Figure 3.

 Regulated release of von Willebrand factor (VWF), VWF propeptide (VWFpp) and interleukin-8 (IL-8) from thrombin-stimulated endothelial cells. (A) Human umbilical vein endothelial cells were treated for 48 h with or without 10 ng mL−1 IL-1β, as described in Materials and methods. After 6 h of pre-incubation in serum-free medium without IL-1β, cells were stimulated for 15 min with serum-free medium containing 2 U mL−1 thrombin (black bars) or medium alone (white bars). The concentrations of VWF, VWFpp and IL-8 secreted in the medium were measured by ELISA. Error bars represent SEM. *P<0.05, **P<0.005, ***P<0.0001 by Student’s t-test. (B, C) Linear regression analysis of the amounts of VWF vs. the amounts of VWFpp (□) and IL-8 (bsl00066) released after thrombin stimulation (corrected for constitutive release) in resting (B) and IL-1β-stimulated (C) endothelial cells. The equations for the plotted lines are given in the graphs. Data represent the mean of at least seven experiments.

IL-8 and VWF are heterogeneously distributed in the WPBs of IL-1β-treated HUVEC

The observation that about 0.7 mole IL-8 stored per mole VWF monomeric subunit is recovered in the WPB-containing fractions raises the question of whether IL-8 and VWF are equally distributed over all WPBs or, alternatively, that subpopulations of WPBs exist that contain different amounts of IL-8 and VWF. Previously we have shown that the latter possibility is probably the case [6]. In order to address this issue in a quantitative manner, we immunolocalized IL-8 and VWF in IL-1β-treated endothelial cells and quantified the number of WPBs that contained both VWF and IL-8 or VWF alone (Fig. 4). IL-8 colocalizes with about 70% of the VWF-containing vesicles. In addition, IL-8 is found in structures typical of the late secretory pathway (Golgi, TGN), as well as in small spherical organelles that do not contain VWF (Fig. 4A, upper panels). The latter are presumably vesicles of the constitutive secretory pathway, as inhibition of de novo protein synthesis by prolonged incubation with cycloheximide results in the selective disappearance of these vesicles (not shown). Virtually all WPBs of resting endothelial cells contain VWF as well as VWFpp (Fig. 4A, lower panels), a phenomenon predicted by the non-covalent association of VWF and VWFpp after the endoproteolytic processing events preceding sorting and storage of these proteins in WPBs [16]. Similarly, VWFpp shows virtually complete colocalization with all vesicles staining for VWF in IL-1β-stimulated endothelial cells (not shown).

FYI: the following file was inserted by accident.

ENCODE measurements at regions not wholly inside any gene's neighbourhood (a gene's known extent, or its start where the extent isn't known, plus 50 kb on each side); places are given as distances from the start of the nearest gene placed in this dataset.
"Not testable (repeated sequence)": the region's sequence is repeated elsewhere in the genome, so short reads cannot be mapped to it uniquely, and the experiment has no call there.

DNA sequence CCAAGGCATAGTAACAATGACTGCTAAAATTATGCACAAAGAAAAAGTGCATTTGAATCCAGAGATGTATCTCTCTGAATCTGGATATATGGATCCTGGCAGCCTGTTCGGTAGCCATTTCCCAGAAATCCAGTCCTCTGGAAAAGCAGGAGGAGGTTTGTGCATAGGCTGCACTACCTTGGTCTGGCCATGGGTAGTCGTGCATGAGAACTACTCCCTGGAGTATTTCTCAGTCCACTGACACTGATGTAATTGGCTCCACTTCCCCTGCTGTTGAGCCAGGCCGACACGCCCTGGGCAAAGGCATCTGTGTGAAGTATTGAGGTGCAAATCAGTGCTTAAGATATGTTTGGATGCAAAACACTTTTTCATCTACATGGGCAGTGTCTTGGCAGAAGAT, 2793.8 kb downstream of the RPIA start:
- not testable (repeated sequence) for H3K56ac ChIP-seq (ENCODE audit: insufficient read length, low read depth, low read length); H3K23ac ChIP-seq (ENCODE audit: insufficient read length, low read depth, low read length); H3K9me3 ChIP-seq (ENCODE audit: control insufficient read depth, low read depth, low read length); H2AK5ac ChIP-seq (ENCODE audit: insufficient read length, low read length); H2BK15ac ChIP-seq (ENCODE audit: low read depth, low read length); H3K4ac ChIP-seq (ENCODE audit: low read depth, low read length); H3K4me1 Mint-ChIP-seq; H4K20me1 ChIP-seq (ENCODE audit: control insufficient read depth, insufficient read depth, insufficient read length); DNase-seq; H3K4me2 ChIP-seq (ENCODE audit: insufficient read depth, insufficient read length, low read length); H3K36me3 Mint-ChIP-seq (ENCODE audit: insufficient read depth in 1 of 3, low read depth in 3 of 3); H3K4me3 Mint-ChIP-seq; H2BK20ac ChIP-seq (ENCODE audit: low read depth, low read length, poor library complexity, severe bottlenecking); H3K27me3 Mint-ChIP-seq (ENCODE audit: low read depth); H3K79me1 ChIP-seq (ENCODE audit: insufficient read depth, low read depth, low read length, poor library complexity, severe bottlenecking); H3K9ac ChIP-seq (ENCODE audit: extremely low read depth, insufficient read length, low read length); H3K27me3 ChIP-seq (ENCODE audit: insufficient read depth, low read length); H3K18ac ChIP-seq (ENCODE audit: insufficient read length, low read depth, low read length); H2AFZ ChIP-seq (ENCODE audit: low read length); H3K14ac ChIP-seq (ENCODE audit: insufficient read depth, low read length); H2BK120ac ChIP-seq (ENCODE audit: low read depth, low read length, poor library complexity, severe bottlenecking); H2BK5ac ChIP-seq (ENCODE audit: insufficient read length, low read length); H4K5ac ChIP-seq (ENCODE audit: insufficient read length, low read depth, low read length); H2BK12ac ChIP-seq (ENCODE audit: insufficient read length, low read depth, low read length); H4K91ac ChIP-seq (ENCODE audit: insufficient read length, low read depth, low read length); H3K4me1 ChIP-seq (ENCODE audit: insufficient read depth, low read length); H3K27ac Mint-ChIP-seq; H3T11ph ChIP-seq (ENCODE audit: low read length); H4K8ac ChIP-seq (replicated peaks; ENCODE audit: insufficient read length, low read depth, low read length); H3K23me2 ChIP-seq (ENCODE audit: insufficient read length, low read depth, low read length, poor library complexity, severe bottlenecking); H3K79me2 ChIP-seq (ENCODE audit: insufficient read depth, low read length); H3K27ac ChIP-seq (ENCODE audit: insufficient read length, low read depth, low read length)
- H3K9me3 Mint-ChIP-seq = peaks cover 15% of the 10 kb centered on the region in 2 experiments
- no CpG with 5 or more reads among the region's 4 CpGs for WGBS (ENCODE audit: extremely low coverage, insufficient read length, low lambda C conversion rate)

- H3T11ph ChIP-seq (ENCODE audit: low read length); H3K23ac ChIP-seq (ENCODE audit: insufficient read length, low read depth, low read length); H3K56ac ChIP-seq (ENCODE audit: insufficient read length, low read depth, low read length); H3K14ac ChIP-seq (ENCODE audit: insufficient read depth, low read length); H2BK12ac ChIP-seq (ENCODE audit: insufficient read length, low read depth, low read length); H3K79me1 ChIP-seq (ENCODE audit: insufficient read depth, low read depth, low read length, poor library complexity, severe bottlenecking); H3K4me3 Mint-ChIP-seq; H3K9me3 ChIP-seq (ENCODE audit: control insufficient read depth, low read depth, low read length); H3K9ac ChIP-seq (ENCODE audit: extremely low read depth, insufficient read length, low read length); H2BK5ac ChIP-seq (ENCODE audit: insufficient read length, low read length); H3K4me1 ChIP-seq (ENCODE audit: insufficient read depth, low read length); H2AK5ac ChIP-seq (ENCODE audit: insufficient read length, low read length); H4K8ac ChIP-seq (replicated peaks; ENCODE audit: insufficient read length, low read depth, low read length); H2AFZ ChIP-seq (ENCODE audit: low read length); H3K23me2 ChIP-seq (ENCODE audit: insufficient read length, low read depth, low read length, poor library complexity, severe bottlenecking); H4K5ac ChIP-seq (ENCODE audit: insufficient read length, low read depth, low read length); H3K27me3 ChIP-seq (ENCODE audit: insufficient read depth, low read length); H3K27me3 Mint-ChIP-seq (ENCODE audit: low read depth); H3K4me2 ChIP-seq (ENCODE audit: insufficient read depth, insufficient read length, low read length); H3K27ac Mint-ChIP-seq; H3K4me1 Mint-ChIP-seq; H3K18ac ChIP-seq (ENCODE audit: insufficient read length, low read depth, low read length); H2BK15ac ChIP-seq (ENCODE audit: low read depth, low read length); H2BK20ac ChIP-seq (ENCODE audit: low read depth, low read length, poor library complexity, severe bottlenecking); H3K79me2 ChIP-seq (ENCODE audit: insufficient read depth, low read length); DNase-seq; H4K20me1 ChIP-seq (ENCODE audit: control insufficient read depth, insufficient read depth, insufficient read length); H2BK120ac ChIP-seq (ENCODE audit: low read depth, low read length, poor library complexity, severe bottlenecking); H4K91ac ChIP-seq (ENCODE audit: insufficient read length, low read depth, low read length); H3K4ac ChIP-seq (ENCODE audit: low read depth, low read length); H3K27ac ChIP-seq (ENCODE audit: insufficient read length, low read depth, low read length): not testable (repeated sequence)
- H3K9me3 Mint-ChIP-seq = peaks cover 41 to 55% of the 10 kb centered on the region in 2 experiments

Figure 4.

 Interleukin-1β (IL-1β)-stimulated endothelial cells contain a heterogeneous population of Weibel–Palade bodies (WPBs). Human umbilical vein endothelial cells were treated for 24 h with (upper panels) or without (lower panels) 10 ng mL−1 IL-1β. The intracellular localization of IL-8 or VWF propeptide (VWFpp) was compared with that of VWF. Shown are maximal projections; scale bar represents 10 μm. Detailed insets are shown. WPBs exclusively containing VWF are indicated by arrowheads, and small spherical vesicles that contain only IL-8 are indicated by arrows. The Golgi apparatus is indicated with *. (B) Quantification of relative numbers of WPBs that contain VWF and IL-8 or VWF and VWFpp respectively. Mean values are indicated, error bars represent SEM.